Novel Biomimetic Polypeptides Activate Tumour-Infiltrating Macrophages, Offering Hope for Cancer Therapy

Novel Biomimetic Polypeptides Activate Tumour-Infiltrating Macrophages, Offering Hope for Cancer Therapy

Macrophages are highly specialised cells of the immune system that help the body detect and fight deadly pathogens. In particular, M1-like macrophages detect and destroy tumour cells, and release protective chemokines such as interleukin (IL)-6 and tumour-necrosis factor α (TNF α), thus shielding the body from life-threatening pathologies like cancer. However, not all macrophages show anti-tumour potential.

Certain types of macrophages, i.e., M2-like macrophages, promote tumour growth. Luckily, the desired macrophage phenotype—a set of traits resulting from the genetic makeup of the macrophage—can be activated by modulating the physiological microenvironment of the cells. Interestingly, multiple nanomaterial-based immunomodulators have been developed in the past, which are known to facilitate the phenotype transition of macrophages from M0 to M1.  

Recently, a team of researchers led by Dr. Na Kong and Dr. Yuan Yao from the ShanghaiTech University, China, conducted a study to design novel immunomodulators—biomimetic polypeptides (BMPPs)—that could activate tumour-infiltrating macrophages, i.e., M1-like macrophages. Their study was published on 4 January 2023 in volume 5 of BioDesign Research.

Elaborating on the development of BMPPs, Dr. Yao remarks, “Combining de novo protein design and biosynthesis techniques, we designed a BMPP self-assembled nano-immunomodulator to trigger the activation of a specific macrophage phenotype. It was intended to be made up of (GGSGGPGGGPASAAANSASRATSNSP)n, the RGD motif from collagen, and the IKVAV motif from laminin.”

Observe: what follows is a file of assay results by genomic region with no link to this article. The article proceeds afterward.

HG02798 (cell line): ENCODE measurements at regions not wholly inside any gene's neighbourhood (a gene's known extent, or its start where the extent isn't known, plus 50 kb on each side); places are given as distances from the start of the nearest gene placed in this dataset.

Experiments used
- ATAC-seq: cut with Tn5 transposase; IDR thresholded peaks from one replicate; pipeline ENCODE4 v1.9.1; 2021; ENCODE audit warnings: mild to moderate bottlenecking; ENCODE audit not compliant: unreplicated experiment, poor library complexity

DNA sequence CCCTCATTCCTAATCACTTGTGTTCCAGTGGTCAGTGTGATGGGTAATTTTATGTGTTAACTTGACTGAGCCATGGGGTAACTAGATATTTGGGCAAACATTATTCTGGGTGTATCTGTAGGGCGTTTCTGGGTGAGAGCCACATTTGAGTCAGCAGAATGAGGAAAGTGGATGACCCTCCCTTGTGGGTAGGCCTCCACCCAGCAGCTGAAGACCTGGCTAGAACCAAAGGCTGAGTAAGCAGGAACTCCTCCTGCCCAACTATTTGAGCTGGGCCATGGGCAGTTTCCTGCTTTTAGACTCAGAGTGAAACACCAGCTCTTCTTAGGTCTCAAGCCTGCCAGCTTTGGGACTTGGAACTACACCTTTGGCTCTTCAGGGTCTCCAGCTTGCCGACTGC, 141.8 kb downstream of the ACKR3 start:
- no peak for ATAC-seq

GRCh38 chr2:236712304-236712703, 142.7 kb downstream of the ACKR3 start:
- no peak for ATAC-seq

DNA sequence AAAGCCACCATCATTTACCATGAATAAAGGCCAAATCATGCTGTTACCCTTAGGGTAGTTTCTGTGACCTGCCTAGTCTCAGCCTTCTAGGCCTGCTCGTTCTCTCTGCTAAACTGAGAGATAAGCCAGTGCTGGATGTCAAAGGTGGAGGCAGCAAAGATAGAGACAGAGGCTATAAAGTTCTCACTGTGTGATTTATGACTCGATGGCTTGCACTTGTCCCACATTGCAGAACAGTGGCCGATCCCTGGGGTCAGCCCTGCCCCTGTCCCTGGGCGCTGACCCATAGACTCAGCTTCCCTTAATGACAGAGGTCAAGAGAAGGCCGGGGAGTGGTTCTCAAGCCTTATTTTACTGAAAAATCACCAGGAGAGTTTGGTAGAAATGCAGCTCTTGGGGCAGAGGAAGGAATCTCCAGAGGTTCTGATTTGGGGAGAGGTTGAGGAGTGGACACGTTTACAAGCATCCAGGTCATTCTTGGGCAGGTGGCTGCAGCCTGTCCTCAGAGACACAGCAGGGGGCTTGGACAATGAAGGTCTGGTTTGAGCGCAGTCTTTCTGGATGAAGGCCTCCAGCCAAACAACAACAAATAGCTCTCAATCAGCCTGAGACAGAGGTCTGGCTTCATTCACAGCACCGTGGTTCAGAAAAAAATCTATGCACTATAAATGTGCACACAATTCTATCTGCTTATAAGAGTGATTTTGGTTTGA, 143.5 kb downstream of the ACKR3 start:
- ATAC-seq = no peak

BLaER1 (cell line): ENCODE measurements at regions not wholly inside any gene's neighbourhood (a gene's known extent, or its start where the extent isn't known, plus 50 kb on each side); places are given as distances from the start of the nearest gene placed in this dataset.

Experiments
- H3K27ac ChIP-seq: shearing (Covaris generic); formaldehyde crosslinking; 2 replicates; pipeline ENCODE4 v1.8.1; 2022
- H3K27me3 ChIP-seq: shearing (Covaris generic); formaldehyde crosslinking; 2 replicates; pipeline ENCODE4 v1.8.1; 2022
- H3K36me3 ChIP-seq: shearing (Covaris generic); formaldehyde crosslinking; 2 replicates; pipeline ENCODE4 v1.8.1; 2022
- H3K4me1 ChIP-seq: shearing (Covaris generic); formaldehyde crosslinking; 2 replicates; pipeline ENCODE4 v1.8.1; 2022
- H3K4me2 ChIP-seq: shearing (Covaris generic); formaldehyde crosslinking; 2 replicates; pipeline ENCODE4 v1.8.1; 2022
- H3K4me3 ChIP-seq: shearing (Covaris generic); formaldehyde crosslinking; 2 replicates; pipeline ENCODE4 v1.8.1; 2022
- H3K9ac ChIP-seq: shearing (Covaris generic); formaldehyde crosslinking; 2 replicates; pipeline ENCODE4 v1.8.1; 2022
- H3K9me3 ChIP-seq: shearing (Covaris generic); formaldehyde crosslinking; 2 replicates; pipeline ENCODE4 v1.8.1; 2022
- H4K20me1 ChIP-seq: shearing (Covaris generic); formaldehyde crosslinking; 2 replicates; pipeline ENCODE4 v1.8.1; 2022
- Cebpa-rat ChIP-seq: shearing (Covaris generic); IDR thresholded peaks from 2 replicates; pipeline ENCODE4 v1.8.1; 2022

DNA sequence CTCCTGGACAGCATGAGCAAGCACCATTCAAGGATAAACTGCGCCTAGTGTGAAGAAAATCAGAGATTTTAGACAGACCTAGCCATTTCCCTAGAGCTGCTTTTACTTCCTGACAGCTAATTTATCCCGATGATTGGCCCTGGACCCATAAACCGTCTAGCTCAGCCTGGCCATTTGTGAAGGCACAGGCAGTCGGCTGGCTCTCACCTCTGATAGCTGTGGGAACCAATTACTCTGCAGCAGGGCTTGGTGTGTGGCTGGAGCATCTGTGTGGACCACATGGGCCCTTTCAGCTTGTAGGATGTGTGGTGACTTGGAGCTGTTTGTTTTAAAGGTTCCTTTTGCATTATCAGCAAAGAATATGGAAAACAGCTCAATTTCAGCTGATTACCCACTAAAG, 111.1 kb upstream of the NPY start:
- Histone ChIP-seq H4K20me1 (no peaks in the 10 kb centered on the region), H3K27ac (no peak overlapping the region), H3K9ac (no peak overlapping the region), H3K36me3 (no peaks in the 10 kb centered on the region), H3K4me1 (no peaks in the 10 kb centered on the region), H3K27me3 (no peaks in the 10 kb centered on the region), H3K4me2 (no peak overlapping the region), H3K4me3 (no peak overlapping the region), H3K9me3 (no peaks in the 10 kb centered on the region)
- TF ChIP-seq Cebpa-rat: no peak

It is important to note, that previously developed nano-immunomodulators exhibited clear limitations, such as biotoxicity and low biocompatibility.

To overcome such limitations, Dr. Yao and team tried a unique approach. They designed and biosynthesised a biomimetic nanofibril—a highly ordered and stable structure comprising self-assembled repetitive building blocks. To do so, they validated the predicted monomers and higher-order complexes using molecular dynamics simulations—computational studies used to mimic the movement of atoms, molecules, or even large biomolecules such as polypeptides and proteins. The resultant BMPPs specifically harboured the RGD and IKVAV motifs—small nature-conserved regions from proteins—because prior studies have shown that these motifs contain amino acid residues with putative immunomodulatory capabilities.  

Following biosynthesis, the team conducted a variety of assays including an enzyme-linked immunosorbent assay (ELISA), to test the efficacy of the newly biosynthesized BMPPs. Cell proliferation assays conducted using RAW264.7 cells demonstrated the general biosafety and cytocompatibility of BMPPs. Moreover, results from ELISA revealed that BMPP nano-immunomodulators increased the protein expression levels of IL-6 and TNFα, without affecting the expression levels of IL-10. This clearly demonstrated that M1 macrophage polarisation occurred at high BMPP concentrations and that BMPP nano-immunomodulators were presumably activating the M1-like macrophages.

How have these findings contributed to the long-term goals of the research team? “Unlike metal or synthetic polymer-based nanoparticles, these BMPPs exhibit excellent biocompatibility, high efficacy, and precise tunability in immunomodulatory effectiveness. With such encouraging findings, we are motivated to continue our research into cancer immunotherapy applications,” muses a hopeful Dr. Yao.                 

Reprogramming the tumour microenvironment by activating M1-like macrophages is an excellent way to boost tumour immunotherapy. Kudos to the research team for drawing inspiration from nature and for adding a potent weapon to our cancer-fighting arsenal.

Read the original article on ecancer.